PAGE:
Praire Fare: The Scoop on Snow Shoveling Safety
By Julie Garden-Robinson, Food and Nutrition Specialist, NDSU Extension Service
When I admired the first large, fluffy snowflakes dancing past my window the other day, I started to get into the holiday spirit. My kids were very excited. While they planned for a family of “snow people” adorning our front yard, my husband and I pondered the piles of snow we’d be clearing from our driveway and steps in coming months.
As we gear up for wintry weather, now’s the time to pause and think about snow removal. The good news is that 15 minutes of snow shoveling counts as moderate physical activity, according to the 1996 Surgeon General’s Report on Physical Activity and Health. That’s half the daily recommendation for physical activity.
Snow shoveling also counts as moderate physical activity for healthy college students according to a North Dakota State University study. So, if you have healthy college-age students home for the holidays, encourage them to meet their daily activity goal by shoveling the sidewalk if it snows.
The bad news is that the number of fatal heart attacks among snow shovelers increases after a heavy snowfall. Snow shoveling increases heart rate and blood pressure. In fact, one study showed that after only a couple of minutes of shoveling, sedentary men’s heart rates rose to levels higher than those normally recommended during aerobic exercise.
Some people should think twice before venturing outside with a shovel. People most at risk of heart attacks are those who already have had a heart attack, those with a history of heart disease, those with high blood pressure or high cholesterol levels and those who smoke.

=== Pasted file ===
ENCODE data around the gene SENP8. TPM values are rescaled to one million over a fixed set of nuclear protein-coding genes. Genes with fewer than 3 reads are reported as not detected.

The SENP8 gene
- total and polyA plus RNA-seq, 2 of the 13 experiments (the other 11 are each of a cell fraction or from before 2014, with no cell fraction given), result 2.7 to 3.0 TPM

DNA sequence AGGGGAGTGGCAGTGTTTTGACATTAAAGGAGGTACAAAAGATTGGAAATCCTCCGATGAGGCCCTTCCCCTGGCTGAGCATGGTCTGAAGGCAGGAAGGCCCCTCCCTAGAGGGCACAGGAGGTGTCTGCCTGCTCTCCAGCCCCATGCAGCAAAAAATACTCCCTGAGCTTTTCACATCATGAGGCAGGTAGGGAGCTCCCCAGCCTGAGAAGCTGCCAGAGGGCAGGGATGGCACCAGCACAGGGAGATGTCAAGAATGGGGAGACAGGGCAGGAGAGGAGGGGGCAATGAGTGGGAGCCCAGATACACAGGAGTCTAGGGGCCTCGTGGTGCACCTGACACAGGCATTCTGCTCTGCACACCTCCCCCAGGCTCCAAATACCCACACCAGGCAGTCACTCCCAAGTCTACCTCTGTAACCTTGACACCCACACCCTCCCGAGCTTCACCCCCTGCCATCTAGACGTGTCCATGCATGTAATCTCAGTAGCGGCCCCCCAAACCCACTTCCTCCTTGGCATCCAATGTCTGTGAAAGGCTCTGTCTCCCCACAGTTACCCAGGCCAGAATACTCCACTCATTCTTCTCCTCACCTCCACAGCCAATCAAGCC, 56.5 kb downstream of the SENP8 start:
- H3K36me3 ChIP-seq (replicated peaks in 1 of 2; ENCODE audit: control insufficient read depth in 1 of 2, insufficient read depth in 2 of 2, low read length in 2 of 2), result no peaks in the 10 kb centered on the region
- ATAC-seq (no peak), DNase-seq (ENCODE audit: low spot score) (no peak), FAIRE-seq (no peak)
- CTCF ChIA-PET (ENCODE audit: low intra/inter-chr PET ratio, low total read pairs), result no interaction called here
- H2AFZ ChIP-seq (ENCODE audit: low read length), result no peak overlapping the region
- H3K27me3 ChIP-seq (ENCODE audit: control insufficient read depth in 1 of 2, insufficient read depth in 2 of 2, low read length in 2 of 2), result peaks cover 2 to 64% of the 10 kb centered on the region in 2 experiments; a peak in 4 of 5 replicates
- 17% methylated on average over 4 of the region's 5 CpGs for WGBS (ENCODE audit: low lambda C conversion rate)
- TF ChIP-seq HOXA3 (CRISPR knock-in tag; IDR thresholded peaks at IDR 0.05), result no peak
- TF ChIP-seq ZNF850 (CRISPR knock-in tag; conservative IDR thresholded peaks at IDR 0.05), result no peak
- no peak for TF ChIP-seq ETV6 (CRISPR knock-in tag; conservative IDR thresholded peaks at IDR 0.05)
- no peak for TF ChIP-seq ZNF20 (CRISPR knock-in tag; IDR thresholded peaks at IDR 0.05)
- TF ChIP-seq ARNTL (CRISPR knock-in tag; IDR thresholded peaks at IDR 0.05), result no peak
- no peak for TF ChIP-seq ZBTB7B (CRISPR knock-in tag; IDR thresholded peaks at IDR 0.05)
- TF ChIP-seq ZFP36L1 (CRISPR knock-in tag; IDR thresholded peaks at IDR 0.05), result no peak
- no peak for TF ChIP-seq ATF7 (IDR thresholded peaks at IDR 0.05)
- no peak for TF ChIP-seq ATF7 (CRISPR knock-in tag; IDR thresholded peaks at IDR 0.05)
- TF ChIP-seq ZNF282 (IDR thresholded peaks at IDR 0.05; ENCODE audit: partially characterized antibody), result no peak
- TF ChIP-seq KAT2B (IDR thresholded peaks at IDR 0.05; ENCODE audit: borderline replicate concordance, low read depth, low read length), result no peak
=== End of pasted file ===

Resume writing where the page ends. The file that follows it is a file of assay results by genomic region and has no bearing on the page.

If you’ve been sedentary, it’s a good idea to consult a health-care provider before taking off to shovel the north 40. For those in the “at risk” group, it might be time to pass the shovel to someone else or hire a service.
Shoveling also can lead to back injuries, so consider the rules of body mechanics. Warm up your muscles by walking around a few minutes. Stand with your feet about hip width for balance and keep the shovel close to your body. Bend from the knees (not the back) and tighten your stomach muscles as you lift the snow. Avoid twisting movements. If you need to move the snow to one side, reposition your feet to face the direction the snow will be going. Listen to your body, and stop if you feel pain.
Drinking a hot cup of coffee may seem like a wise thing to do before venturing into the cold, but it’s not suggested. Caffeine is a stimulant, which increases heart rate and causes blood vessels to constrict. This places stress on the heart, especially when followed by snow shoveling.
Drink plenty of water to stay well hydrated. Dehydration is as great a winter issue as a summer issue. Dress in layers, too. That way, you can peel off a layer without chilling yourself as you work on the last bit of sidewalk.
Here’s a tasty beverage to warm you after cleaning the driveway. Or, better yet, stay inside and prepare spiced cider for those wielding a shovel. I’ll see if this ploy works on my family.
Spiced Cider (Wassail)
2 qt. apple cider
1 tsp. whole cloves
1 tsp. whole allspice
1 3-inch stick cinnamon
1/3 c. sugar
1 orange, sliced into “wheels”
Heat cider, spices and sugar to boiling in large pot. Cover and simmer 20 minutes; strain to remove whole spices. Float orange slices on top. Serve.
Makes 8 1-cup servings. Each serving has 146 calories, 37 grams of carbohydrate and no fat.